2.5 Geosphere Earth Systems

Most Earth system processes involve components of the geosphere and some critically important ones take place entirely within the geosphere. Most of these are not visible to us, and we only know about them because we can observe their effects when rocks and magma get brought to surface. We can then use chemistry and physics to understand how they happened.
One such process takes place within the crust on either side of a divergent boundary. Due to the heat of volcanism close to the boundary itself, water that is present in the cracks and pores of the oceanic crust gets heated and rises towards surface. This draws more ocean water into the crust from adjacent areas and a strong convection system develops that can continue for millions of years (Figure 2.5.1). One result is that the oceanic crust becomes metamorphosed through a process of hydrothermal alteration. There are several different metamorphic reactions that take place there. For example, at around 400⁰ C olivine (a magnesium or iron silicate) in the basalt reacts with water to create serpentine (a hydrated magnesium sheet-silicate mineral) plus brucite (a magnesium hydroxide mineral), as shown here:[1]

[latex]\ce{2Mg2SiO4 + 3H2O -> Mg3Si2O5(OH)4 + Mg(OH)2}[/latex]

olivine + water [latex]\ce{->}[/latex] serpentine + brucite

As a result of reactions like this one, much of the ocean crust—everywhere—is rich in minerals like serpentine and brucite that include the water in their structures.

Figure 2.5.1 Hydrothermal Processes at a Divergent Boundary

Wherever that hot groundwater flows out onto the seafloor it creates some interesting conditions. The groundwater in this setting tends to be quite rich in sulphur, along with various metals and when the hot groundwater meets the cold ocean the sulphur (as hydrogen sulphide) quickly reacts with metals to form sulphide minerals, such as pyrite:

[latex]\ce{2H2S + Fe^2+ -> FeS2 + 4H^+}[/latex]

The plume of tiny crystals of pyrite appear black and the result is known as a black smoker (Figure 2.5.2). In some cases, the sulphur is present in an oxidized form (as sulphate ions) and that combines with calcium ions to create the calcium sulphate mineral anhydrite.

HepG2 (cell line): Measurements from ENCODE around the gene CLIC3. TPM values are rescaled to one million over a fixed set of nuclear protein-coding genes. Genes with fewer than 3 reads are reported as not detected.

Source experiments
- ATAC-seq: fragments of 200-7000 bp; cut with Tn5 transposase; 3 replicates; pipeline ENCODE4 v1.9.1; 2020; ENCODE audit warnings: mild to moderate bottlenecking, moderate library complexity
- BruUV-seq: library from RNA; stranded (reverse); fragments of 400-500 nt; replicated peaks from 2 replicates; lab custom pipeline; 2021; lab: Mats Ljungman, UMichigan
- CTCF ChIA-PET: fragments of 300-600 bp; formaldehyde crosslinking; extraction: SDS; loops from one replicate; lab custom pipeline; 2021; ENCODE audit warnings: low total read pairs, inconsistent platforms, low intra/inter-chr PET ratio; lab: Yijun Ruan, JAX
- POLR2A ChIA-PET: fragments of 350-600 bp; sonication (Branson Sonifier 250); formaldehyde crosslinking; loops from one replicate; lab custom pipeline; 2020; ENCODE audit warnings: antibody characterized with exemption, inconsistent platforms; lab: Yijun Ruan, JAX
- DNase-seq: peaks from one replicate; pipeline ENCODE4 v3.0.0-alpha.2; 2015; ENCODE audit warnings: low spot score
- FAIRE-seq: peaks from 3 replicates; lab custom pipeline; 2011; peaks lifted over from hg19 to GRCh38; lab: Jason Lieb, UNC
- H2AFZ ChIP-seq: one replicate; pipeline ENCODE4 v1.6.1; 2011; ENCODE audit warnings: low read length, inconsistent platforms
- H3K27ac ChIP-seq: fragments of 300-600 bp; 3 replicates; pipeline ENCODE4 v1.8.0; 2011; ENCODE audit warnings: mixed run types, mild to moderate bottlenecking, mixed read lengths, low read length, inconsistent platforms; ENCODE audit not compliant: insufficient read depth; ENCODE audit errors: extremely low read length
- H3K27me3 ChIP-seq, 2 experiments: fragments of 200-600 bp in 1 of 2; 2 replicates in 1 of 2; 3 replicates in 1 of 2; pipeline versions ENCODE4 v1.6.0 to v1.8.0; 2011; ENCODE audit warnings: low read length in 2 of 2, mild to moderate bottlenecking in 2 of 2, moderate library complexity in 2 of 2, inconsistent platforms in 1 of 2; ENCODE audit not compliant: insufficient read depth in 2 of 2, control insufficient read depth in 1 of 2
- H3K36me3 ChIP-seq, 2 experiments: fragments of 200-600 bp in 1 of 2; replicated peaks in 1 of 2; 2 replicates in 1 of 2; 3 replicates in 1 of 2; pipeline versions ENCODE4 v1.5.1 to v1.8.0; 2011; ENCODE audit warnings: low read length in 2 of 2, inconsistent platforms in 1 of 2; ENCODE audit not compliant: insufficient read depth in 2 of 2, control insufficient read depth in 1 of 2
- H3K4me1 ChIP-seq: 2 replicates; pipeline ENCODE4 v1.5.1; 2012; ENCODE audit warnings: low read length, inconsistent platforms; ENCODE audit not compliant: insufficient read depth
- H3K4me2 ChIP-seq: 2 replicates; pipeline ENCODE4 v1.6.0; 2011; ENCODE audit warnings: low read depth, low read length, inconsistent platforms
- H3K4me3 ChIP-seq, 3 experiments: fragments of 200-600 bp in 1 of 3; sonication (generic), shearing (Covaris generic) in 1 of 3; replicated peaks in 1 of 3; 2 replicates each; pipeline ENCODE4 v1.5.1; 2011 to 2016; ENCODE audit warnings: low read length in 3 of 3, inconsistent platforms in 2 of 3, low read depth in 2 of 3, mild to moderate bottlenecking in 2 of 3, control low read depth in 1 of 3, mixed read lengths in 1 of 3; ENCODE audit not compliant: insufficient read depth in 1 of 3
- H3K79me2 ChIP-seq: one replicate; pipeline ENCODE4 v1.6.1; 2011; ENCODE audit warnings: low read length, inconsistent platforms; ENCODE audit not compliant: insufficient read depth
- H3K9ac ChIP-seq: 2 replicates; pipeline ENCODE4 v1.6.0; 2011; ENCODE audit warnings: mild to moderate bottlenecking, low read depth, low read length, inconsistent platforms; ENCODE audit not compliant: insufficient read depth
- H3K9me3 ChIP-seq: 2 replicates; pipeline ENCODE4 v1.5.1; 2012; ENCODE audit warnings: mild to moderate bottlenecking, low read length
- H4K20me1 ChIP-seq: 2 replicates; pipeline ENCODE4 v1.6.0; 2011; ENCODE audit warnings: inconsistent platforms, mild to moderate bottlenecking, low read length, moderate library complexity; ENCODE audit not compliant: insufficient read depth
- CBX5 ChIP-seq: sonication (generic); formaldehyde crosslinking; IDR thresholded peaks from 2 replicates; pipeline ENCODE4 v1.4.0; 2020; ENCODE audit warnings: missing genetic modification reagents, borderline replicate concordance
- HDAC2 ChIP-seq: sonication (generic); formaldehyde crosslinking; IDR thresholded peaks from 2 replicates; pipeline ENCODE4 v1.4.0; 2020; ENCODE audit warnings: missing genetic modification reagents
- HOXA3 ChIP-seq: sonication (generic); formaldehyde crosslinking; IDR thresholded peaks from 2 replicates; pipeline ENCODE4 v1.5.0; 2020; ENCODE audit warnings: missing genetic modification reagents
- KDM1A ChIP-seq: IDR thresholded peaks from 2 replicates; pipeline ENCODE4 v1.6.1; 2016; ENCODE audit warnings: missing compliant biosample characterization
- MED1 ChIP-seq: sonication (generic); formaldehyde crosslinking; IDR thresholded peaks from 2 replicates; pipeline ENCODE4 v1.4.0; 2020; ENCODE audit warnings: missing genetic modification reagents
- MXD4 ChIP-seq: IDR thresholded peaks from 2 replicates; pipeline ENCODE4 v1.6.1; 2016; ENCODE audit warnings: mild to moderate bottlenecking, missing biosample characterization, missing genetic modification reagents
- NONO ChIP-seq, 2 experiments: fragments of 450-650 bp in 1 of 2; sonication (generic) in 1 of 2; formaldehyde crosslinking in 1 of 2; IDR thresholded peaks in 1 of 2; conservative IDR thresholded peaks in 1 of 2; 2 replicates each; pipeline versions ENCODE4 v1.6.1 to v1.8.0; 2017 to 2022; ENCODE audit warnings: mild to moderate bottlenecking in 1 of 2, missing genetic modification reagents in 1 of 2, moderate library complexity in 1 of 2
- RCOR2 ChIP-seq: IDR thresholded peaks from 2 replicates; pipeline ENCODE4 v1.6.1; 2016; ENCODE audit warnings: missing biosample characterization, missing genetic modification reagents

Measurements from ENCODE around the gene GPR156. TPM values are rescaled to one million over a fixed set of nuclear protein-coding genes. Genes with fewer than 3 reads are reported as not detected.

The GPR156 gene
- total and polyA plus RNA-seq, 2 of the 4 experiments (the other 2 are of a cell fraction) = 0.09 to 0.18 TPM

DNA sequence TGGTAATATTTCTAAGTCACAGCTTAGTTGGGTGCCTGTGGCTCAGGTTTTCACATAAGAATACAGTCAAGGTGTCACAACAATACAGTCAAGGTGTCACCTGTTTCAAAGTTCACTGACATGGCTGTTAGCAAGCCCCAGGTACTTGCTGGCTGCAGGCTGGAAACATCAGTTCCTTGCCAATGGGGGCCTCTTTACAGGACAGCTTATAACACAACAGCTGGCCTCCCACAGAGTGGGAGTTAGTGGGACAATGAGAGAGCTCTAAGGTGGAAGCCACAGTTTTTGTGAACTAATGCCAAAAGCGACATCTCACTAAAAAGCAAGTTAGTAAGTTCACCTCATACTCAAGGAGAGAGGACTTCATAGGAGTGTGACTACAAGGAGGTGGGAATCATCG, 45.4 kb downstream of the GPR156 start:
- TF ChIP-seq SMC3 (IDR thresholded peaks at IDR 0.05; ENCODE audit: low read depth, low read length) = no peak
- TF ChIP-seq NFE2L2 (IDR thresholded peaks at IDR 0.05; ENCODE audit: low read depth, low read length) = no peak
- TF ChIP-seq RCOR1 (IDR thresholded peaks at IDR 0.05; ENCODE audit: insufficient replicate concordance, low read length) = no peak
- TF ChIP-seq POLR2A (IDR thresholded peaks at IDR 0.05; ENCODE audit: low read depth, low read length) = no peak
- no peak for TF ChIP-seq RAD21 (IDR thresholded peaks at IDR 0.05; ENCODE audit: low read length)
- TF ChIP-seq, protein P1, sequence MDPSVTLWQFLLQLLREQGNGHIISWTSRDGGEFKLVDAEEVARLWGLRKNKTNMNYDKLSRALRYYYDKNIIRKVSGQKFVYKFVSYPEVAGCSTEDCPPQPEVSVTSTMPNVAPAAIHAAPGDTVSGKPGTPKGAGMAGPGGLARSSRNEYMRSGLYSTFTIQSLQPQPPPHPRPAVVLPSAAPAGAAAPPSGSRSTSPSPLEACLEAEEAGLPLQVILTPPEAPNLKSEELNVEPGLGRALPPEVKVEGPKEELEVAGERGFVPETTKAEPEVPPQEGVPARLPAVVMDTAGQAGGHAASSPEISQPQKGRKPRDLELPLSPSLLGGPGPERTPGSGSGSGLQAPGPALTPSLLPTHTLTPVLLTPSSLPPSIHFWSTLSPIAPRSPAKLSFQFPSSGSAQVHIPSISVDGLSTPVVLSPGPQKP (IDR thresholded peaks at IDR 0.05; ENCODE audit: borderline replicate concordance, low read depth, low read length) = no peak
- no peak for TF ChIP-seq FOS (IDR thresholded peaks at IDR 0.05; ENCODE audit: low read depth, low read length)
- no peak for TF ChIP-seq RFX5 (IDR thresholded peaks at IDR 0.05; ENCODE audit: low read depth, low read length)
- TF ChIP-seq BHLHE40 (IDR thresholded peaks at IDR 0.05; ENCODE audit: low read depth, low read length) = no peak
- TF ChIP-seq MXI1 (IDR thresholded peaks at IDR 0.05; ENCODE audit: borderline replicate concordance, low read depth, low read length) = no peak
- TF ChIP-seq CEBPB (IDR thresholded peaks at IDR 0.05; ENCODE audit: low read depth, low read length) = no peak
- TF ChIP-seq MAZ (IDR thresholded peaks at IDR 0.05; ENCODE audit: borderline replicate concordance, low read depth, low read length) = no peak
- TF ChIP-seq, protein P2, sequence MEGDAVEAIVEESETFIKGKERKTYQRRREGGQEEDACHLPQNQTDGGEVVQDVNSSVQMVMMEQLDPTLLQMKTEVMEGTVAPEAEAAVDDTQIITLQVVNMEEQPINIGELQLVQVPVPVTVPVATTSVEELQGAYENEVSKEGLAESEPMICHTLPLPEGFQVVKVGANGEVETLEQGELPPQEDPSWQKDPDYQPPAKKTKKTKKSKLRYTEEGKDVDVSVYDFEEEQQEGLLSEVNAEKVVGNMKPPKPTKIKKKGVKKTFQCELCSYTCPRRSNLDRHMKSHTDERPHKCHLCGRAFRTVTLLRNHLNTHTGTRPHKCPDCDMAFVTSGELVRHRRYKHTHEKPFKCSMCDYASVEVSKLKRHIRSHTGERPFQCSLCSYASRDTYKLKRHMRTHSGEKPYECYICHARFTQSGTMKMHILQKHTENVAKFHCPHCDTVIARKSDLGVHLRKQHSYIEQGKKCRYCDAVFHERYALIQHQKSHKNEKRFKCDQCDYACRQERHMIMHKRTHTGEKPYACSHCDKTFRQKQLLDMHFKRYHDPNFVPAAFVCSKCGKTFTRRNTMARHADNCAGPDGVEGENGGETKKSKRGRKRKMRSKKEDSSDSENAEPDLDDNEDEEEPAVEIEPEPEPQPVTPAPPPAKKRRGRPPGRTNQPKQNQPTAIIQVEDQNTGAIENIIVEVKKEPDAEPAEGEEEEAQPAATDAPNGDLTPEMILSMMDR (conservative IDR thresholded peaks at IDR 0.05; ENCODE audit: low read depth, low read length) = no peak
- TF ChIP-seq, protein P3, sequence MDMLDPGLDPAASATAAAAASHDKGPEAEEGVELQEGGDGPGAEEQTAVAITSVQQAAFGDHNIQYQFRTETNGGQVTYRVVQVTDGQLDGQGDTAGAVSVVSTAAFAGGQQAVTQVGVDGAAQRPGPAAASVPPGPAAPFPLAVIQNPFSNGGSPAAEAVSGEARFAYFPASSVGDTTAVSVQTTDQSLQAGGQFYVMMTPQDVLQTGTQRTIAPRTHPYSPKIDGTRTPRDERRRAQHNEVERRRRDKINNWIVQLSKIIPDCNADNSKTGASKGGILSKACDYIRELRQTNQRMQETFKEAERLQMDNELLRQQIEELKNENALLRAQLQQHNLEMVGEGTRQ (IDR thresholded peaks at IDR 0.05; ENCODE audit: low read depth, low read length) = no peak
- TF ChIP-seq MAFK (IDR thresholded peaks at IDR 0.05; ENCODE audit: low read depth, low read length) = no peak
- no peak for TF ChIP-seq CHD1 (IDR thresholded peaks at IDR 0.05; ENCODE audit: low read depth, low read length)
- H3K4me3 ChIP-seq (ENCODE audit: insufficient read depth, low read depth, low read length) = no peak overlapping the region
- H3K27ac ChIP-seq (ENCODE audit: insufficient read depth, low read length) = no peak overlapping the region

[latex]\ce{Ca^2+ + SO4^2- -> CaSO4}[/latex]

In this situation the plume is likely to be white, so these are called white smokers.
Black or white, sea-floor hot spring vents are attractive places for sea life. Various microorganisms get energy from the unique chemical conditions, forming microbial mats around the vents. These are eaten by shelled organisms and crustaceans, which in turn provide food for larger organisms. All of this happens in complete darkness, making this one of the few ecosystems that doesn’t depend on sunlight as an energy source. Some have speculated that sea-floor vents are possible candidates for the origin of life on Earth.[2]

Figure 2.5.2 A black smoker on the East Pacific Rise off the coast of Mexico

Another important geosphere Earth-system process takes place following subduction of oceanic lithosphere. This results in rock, sediment, water and biological matter that was present on the sea floor and part of the oceanic lithosphere being forced down into the mantle. When this material gets heated some of the water—including that within minerals like serpentine and brucite—gets released and comes back towards the surface above the subduction zone, but most of it, and everything else, continues down into the middle and lower mantle, where it eventually mixes with the rest of the mantle rock. Some of that material eventually comes back to surface via convection and magmatism, and if we look carefully at the chemistry of rocks produced from that magma it can be possible to see evidence of their long past history on the Earth’s surface.[3]

Media Attributions

  1. Iyer, K. (2007). Mechanisms of serpentization and some geochemical effects [Doctoral thesis, Faculty of Mathematics and Natural Sciences, University of Oslo]. Duo Research Archive. http://urn.nb.no/URN:NBN:no-18920
  2. Martin, W., & Russell, M. J. (2007). On the origin of biochemistry at an alkaline hydrothermal vent. Philosophical transactions of the Royal Society of London. Series B, Biological sciences, 362(1486), 1887–1925. https://doi.org/10.1098/rstb.2006.1881
  3. Delavault, H., Chauvel, C., Thomassot, E., Devey, C., Dazas, B., (2016). Relics of Archean sediments in the Pitcairn plume. Proceedings of the National Academy of Sciences, 113(46), 12952-12956. https://doi.org/10.1073/pnas.1523805113


Environmental Geology Copyright © by Steve Earle. All Rights Reserved.

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